SMS Körös was the first of the Körös-class river monitors built for
the Austro-Hungarian Navy and completed in 1892. As part of the Danube
Flotilla during World War I, the ship fought various Allied forces from
Belgrade down the Danube to the Black Sea. Renamed Morava after the war,
she was transferred to the newly created Kingdom of Serbs, Croats and
Slovenes (later Yugoslavia), and remained in service throughout the
interwar period, although not always in full commission. During the
German-led Axis invasion of Yugoslavia in April 1941, Morava was the
flagship of the 2nd Mine Barrage Division, operating on the Tisza river.
The river monitor fought off attacks by the Luftwaffe and shot down one
enemy aircraft, but was forced to withdraw to Belgrade. High river
levels and low bridges made navigation difficult, and the ship was
scuttled by the crew on 11 April. She was later raised by the navy of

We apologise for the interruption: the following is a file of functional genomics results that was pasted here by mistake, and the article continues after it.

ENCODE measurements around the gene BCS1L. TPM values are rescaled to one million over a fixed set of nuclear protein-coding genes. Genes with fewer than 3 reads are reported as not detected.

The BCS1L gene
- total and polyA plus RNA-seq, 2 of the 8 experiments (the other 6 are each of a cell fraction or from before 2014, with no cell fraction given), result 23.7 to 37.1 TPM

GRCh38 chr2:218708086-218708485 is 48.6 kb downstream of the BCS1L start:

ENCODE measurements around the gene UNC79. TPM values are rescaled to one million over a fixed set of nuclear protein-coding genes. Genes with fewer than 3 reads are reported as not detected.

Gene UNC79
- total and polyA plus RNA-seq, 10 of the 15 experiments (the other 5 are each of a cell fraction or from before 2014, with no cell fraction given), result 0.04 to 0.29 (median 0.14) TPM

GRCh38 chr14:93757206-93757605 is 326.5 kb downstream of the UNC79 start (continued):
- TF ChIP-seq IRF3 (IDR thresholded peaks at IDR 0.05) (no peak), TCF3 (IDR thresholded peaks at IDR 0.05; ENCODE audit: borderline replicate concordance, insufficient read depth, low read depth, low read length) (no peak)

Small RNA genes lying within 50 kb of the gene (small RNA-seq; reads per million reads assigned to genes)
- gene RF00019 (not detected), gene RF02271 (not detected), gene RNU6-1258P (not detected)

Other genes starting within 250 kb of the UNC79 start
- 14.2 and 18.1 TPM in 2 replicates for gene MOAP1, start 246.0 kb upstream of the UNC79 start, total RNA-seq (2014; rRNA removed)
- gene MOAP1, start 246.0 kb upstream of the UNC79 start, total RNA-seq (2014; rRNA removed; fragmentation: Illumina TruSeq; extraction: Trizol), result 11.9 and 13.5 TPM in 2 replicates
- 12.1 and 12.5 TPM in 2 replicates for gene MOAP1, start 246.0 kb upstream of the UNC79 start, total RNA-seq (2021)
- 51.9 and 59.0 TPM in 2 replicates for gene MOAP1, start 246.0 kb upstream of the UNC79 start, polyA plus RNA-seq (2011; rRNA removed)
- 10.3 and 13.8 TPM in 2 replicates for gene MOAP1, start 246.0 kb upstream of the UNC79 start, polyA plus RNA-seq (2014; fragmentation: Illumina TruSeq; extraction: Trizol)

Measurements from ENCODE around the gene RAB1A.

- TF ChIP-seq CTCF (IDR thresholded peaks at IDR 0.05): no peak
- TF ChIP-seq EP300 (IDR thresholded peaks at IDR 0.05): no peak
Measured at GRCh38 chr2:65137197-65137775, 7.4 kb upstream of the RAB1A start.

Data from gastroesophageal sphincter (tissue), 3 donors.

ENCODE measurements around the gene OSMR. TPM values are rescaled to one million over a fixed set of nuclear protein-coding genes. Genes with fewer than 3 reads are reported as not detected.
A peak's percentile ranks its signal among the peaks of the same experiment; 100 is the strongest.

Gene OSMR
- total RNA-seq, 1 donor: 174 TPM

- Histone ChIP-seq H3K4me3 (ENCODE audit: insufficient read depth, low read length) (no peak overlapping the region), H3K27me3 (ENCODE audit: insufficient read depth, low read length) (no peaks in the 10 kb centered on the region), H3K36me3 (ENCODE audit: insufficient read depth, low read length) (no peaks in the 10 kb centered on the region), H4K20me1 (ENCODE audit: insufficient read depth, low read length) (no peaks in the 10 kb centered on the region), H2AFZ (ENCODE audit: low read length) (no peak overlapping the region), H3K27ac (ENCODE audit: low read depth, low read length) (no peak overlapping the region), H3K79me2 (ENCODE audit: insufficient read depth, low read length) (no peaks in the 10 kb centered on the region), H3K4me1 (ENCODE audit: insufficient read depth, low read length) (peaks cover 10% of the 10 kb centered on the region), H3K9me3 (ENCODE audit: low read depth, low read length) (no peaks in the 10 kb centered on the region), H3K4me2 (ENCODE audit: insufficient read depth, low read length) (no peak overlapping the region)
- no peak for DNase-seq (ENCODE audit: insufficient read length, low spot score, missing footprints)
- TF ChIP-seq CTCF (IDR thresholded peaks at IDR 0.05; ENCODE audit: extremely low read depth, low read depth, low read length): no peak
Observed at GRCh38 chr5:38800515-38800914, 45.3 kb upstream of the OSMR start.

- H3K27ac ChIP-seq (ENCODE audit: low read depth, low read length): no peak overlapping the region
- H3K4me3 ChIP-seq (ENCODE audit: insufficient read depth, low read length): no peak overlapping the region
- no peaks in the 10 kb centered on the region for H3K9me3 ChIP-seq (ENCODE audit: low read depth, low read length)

the Axis puppet state of Croatia and continued to serve as Bosna until
striking a mine and sinking in June 1944.
Today’s selected anniversaries:
William the Conqueror and his fleet of around 600 ships landed
at Pevensey, Sussex, beginning the Norman conquest of England.
The Declaration of Independence of the Mexican Empire from
Spain was drafted in the National Palace in Mexico City.
Philippine–American War: Filipino guerrillas killed more than
forty American soldiers in a surprise attack in the town of Balangiga on
The short-lived Drama uprising against the Bulgarian occupation
in northern Greece began.
A protest held by 50,000 people in Conakry, Guinea, was
forcefully disrupted by the military junta, resulting in at least 157
deaths and over 1,200 injuries.
Wiktionary’s word of the day:
The amendment to the constitution of the United States pertaining to
freedom of speech, freedom of religion and freedom of the press.
Wikiquote quote of the day:
It is by character and not by intellect the world is won.
–Evelyn Beatrice Hall
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